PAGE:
Indianapolis Lean Startup Circle
James Paden, VP at Compendium and Mentor at Indianapolis Startup Weekend, spoke at last night’s Indy Lean Meetup about the difference between bootstrapping and lean startups. While both conserve cash whenever possible, their goals are different. Lean startups aren’t opposed to accepting funding, they just shouldn’t take it until after some customer validation has occurred.
From Iteration to Execution
As you can see from this chart, in lean startups, the process starts with customer discovery, then goes to customer validation. The arrow back to customer discovery indicates revisions until a product/market fit is established and the process can move over to customer creation and eventually company building. While the goal of bootstrapping is to build without incurring debt, the goal of lean is to learn from short, iterative processes (the discover and validation phases) AND to build the company as fast as possible.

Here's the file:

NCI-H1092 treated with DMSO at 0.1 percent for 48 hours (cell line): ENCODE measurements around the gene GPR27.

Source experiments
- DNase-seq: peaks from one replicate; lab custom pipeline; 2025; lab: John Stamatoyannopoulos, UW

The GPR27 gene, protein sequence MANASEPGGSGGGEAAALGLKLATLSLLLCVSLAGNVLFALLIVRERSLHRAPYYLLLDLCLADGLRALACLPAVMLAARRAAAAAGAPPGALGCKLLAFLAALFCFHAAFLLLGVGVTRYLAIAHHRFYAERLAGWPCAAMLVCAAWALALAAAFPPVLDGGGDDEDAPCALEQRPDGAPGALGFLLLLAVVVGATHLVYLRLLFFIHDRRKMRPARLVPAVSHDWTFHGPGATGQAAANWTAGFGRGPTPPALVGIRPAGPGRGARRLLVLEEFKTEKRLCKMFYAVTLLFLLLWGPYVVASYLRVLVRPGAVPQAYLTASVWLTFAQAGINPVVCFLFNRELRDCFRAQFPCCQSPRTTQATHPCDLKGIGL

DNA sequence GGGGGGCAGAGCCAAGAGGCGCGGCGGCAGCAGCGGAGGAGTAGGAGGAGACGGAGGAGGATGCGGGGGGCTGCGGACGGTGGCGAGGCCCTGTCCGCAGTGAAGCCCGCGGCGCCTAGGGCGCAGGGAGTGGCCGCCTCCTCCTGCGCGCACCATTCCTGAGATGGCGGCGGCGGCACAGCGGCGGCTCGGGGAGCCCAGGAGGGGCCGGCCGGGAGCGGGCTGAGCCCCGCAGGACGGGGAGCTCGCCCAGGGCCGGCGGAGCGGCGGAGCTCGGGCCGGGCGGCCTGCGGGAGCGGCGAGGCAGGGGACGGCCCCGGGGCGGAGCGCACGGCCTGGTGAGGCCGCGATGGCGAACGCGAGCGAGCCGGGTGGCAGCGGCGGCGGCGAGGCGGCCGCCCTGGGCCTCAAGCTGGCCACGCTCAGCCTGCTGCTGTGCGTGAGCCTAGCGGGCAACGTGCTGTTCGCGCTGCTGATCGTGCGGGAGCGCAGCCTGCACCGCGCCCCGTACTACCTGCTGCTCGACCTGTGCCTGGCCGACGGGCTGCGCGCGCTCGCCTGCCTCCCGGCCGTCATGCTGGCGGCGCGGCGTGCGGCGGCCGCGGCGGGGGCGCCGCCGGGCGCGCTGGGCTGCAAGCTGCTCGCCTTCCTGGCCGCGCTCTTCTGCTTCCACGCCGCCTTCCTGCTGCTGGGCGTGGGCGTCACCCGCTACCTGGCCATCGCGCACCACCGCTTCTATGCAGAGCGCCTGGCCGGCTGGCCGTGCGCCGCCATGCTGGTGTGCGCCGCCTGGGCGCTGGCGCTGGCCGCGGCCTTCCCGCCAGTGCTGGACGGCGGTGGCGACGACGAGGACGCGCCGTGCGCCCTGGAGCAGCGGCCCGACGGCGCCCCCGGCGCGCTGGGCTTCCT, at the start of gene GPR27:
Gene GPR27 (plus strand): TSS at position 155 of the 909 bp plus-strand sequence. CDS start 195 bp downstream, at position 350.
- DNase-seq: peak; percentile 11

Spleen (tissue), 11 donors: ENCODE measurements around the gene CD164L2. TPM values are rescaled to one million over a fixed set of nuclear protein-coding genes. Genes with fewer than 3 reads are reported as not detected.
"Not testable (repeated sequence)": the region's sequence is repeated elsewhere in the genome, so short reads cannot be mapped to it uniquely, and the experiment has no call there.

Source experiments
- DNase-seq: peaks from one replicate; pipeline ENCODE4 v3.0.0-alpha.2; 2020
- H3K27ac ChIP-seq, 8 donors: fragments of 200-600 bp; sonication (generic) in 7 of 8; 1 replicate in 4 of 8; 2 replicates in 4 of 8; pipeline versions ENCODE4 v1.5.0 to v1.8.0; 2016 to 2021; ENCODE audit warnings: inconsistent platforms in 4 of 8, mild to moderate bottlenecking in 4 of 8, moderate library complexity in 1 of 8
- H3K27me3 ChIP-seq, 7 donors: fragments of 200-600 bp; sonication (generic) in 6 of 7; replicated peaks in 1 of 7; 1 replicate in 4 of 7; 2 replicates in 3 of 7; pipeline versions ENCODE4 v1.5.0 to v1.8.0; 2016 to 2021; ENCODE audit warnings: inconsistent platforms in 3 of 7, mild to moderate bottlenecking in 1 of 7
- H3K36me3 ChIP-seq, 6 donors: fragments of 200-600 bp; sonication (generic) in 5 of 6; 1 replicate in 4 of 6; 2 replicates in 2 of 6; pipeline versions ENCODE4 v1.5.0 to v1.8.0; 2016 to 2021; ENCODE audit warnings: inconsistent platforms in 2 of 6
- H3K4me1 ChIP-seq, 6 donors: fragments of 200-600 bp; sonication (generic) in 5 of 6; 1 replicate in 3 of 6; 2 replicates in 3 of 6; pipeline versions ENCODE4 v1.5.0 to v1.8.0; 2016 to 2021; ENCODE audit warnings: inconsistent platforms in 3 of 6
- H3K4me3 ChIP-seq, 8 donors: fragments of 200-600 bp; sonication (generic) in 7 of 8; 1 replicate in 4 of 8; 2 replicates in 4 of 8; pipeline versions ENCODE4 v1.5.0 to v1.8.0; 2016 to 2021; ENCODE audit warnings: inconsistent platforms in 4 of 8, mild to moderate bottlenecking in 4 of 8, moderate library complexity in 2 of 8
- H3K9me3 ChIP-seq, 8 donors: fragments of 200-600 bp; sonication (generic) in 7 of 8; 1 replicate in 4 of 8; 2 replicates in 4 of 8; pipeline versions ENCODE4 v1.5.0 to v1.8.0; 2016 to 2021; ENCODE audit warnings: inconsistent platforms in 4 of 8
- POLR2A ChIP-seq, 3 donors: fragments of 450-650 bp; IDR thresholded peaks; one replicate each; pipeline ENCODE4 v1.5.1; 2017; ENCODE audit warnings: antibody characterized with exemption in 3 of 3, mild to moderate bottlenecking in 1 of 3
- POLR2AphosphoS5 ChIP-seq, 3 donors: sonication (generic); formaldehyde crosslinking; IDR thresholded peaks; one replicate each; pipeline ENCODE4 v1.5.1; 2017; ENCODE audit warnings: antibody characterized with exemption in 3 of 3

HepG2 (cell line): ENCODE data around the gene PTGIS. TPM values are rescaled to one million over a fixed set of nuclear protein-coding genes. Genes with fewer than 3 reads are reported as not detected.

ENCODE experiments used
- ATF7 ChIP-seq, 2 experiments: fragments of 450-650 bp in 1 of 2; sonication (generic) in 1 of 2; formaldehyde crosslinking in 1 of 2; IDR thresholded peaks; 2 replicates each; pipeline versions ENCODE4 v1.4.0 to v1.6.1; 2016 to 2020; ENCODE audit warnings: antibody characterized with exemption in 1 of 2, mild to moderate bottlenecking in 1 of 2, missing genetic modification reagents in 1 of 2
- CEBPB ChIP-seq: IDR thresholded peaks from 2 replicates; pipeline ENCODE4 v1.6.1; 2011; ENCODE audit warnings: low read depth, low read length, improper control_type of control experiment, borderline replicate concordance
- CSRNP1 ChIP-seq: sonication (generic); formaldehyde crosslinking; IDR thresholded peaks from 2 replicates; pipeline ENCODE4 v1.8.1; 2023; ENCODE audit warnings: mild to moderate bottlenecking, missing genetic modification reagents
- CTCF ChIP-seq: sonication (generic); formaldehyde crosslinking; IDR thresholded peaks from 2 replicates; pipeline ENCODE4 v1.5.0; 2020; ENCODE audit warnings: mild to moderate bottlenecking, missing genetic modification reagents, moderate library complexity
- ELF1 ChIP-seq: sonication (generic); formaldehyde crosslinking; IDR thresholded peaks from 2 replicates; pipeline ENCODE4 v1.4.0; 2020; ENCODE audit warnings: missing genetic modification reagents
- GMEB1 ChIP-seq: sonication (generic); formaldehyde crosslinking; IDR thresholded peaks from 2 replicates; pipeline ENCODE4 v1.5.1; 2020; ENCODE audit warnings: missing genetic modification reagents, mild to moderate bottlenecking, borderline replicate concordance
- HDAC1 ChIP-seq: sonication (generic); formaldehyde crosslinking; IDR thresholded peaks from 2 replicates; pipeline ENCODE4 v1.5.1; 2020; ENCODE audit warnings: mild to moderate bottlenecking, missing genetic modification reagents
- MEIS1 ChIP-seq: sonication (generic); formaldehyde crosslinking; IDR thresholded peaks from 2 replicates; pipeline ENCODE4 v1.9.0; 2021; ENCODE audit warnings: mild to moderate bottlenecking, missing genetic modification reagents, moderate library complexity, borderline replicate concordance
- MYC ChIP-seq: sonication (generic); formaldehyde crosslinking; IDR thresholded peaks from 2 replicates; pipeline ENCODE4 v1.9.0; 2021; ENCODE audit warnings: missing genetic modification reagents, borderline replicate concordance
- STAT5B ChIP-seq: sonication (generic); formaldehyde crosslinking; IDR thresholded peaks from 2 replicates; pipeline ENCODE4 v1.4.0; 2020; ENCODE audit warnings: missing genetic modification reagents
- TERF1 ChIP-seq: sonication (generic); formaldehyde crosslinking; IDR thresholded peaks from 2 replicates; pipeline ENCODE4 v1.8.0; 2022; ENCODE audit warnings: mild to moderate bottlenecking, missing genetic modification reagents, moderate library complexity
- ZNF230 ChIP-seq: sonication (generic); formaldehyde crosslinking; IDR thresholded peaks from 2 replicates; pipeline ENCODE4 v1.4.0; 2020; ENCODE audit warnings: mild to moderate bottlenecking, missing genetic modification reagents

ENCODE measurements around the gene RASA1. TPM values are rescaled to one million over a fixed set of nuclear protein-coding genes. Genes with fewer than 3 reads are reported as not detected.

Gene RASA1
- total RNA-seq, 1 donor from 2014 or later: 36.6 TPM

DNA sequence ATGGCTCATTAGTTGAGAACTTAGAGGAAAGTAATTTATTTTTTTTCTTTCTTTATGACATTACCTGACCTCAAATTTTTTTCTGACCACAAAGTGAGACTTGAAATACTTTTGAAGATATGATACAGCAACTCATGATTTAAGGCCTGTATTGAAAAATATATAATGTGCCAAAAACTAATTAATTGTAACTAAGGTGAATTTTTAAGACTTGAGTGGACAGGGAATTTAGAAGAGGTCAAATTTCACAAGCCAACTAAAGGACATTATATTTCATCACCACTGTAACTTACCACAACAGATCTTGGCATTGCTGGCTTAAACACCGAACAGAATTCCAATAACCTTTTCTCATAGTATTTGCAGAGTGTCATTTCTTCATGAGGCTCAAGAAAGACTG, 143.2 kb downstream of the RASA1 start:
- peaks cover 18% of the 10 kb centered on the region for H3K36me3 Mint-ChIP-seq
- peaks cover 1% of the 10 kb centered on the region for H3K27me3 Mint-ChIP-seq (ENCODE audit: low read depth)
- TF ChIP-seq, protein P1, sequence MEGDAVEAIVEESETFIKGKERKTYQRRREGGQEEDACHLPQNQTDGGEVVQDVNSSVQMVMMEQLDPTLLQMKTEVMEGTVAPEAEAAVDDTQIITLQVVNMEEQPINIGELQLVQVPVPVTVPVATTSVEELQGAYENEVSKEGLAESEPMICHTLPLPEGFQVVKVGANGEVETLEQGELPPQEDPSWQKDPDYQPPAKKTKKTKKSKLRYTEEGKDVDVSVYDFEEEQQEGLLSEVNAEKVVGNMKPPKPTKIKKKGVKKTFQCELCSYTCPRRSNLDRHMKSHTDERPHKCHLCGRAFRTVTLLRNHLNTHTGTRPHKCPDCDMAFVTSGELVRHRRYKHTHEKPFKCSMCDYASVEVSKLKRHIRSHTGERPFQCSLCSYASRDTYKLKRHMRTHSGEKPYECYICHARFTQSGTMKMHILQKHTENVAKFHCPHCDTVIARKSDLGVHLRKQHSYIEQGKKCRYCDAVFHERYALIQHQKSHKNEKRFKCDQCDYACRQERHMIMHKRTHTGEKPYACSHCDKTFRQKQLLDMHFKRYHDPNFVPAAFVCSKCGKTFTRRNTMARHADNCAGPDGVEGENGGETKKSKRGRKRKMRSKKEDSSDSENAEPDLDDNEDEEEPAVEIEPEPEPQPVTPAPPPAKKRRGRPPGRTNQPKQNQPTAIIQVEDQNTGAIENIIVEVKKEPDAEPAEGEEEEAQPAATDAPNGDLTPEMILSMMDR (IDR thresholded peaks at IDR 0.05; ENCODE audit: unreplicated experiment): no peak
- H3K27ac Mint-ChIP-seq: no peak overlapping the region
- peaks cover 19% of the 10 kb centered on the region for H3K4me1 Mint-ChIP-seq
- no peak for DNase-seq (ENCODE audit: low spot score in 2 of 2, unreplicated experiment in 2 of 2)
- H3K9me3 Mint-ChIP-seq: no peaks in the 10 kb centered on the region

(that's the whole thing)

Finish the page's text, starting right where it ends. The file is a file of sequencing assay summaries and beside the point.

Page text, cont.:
The Lean Startup
As Matthew pointed out on my book recommendations page, The Lean Startup by Eric Ries is a great book to help your startup get started right. But what I didn’t realize until attending last night’s Indy Lean Meetup was that lean was a part of the agile method.
The premise of The Lean Startup is to, “Apply lean thinking to the process of innovation.” After reading this book, the next time you go to make a new product or start a new company, you’ll be asking yourself, “Can we build a sustainable business around this set of products and services?” and you’ll start to look at customer requests/desires differently than you may view them today. Using innovation experiments explained in the book, you’ll be able to determine whether a new product or service is required or simply a tweak to any existing product, but Ries warns, “Stated customer feedback is not always an accurate reflection of actual need/desire.”